FHA No-Cash-Out Refinance

An FHA no-cash-out refinance option is available for those who do not want to take any cash out of their refinance. The limit of the loan amount is 100 percent of the appraised value of your property, including any upfront mortgage insurance premium.

FHA Short Refinance

According to HUD, the FHA short refinance option is for non-FHA loans only. If you owe more than your home is worth, this option allows you to refinance the home to align your debt more closely with your home’s current market value. Criteria are strict and include, but are not limited to, being current on your payments, having a FICO credit score of at least 500 and living in the property.

Related: How to Refinance If Your Home Appraisal Value Is Too Low

The Bottom Line: Is FHA or Conventional Better for You?

Because of the significant differences between FHA mortgages and conventional mortgages, it’s crucial to make the right decision for your situation. Fortunately, there are some clear ways to do that.

Fleming said FHA generally is the more expensive option for three reasons:

  • The upfront funding fee
  • The monthly mortgage insurance
  • The fact that the mortgage insurance must run for the life of the loan

“For this reason, conventional is always better, if you qualify,” Fleming said.

However, he added, if your credit is not stellar or you have had a major credit incident — such as a bankruptcy or foreclosure — an FHA loan will both be easier to qualify for and might lead to a lower interest rate.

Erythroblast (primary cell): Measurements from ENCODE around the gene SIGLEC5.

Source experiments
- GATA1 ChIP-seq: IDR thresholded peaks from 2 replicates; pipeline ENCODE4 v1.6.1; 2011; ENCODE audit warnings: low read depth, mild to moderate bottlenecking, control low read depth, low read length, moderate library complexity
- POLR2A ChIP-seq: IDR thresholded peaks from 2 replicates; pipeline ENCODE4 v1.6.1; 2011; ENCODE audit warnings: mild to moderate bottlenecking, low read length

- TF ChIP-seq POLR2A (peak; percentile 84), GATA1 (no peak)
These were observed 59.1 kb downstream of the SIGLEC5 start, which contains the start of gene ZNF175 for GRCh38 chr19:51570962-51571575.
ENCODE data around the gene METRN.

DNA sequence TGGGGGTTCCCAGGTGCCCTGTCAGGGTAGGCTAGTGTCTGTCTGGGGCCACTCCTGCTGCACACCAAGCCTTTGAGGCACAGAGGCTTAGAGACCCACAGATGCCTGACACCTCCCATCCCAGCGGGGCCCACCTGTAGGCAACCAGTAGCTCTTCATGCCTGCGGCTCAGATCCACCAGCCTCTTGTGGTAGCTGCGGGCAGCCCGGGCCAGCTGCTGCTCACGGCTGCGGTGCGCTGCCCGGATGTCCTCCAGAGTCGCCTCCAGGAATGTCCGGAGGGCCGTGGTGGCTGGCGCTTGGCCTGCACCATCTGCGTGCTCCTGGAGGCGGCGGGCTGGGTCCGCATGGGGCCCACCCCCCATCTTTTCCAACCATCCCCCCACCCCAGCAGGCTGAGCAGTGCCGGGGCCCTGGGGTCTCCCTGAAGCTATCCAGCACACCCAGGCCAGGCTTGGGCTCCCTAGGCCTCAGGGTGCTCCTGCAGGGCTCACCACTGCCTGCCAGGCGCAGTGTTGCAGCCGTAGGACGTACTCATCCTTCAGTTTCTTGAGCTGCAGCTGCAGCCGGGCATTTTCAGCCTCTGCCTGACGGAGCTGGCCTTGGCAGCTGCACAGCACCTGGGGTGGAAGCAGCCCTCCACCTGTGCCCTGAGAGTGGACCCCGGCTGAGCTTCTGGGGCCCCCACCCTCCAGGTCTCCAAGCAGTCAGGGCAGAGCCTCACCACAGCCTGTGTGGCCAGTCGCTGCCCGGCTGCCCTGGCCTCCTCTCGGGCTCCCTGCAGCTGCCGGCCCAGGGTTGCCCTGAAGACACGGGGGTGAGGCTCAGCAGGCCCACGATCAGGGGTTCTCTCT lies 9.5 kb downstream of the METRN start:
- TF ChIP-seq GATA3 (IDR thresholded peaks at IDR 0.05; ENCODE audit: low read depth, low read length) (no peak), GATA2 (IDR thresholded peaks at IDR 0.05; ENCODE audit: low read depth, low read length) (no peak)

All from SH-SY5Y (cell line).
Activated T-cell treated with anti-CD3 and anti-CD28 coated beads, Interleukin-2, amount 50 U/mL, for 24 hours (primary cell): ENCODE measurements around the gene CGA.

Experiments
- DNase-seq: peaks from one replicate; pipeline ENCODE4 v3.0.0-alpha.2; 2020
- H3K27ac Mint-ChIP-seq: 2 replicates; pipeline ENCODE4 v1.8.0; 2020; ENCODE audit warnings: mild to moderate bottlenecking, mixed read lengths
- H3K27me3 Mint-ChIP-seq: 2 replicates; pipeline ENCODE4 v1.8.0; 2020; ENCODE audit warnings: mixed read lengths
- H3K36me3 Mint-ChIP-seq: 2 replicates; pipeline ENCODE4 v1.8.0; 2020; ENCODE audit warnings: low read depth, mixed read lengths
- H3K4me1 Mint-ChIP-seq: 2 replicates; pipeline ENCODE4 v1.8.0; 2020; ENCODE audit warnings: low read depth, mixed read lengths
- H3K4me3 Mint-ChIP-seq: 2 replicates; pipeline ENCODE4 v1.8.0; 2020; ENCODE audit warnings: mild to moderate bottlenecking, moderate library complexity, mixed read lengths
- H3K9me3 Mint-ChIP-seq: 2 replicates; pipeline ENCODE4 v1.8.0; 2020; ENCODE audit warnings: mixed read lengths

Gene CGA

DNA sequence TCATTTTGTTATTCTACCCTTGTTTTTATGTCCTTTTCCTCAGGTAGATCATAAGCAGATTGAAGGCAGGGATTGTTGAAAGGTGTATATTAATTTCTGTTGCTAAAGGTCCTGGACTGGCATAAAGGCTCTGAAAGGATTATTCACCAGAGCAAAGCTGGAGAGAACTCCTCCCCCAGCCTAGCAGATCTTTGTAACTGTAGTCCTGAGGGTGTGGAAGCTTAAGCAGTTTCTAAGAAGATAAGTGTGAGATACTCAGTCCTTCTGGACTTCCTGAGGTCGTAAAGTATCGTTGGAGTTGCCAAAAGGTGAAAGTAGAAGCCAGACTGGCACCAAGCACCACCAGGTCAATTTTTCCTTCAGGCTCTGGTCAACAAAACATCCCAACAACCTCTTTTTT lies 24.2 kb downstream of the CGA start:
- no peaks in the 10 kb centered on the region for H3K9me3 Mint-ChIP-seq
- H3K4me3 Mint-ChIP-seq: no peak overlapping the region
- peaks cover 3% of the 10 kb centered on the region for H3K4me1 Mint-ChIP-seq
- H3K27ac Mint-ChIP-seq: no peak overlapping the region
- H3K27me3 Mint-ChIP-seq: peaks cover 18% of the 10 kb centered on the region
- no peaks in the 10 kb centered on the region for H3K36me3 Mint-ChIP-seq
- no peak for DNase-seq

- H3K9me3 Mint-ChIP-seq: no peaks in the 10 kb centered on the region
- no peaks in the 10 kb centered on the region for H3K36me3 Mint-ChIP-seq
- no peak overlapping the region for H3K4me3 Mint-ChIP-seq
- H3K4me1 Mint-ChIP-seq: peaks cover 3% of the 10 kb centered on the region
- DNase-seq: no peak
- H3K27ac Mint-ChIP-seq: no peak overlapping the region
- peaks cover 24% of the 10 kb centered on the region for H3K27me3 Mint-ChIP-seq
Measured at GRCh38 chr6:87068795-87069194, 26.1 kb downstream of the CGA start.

Also look into VA loans and Home Affordable Refinance Program refinances. VA loans are guaranteed loans by the U.S. Department of Veterans Affairs. They make it easier for veterans and active-duty members of the armed services to qualify for mortgages.

HARP is a government program that helps borrowers with less than 20 percent equity refinance without additional mortgage insurance.

Even if you can’t qualify for a conventional mortgage, you have several options to buy a home or make your current mortgage more affordable.

Comments
  • Andy Cash Krastins

    A poorly-written article laden with inaccuracies and misstatements.
    For example, how can even a semi-responsible mortgage “authority” post this inaccurate info: “Additionally, in order to qualify for a conventional mortgage, you need to have at least 20 percent equity in your home and the funds for a down payment”.

  • Jeffery

    This was a good start, but not comprehensive enough to answer the hard hitting questions..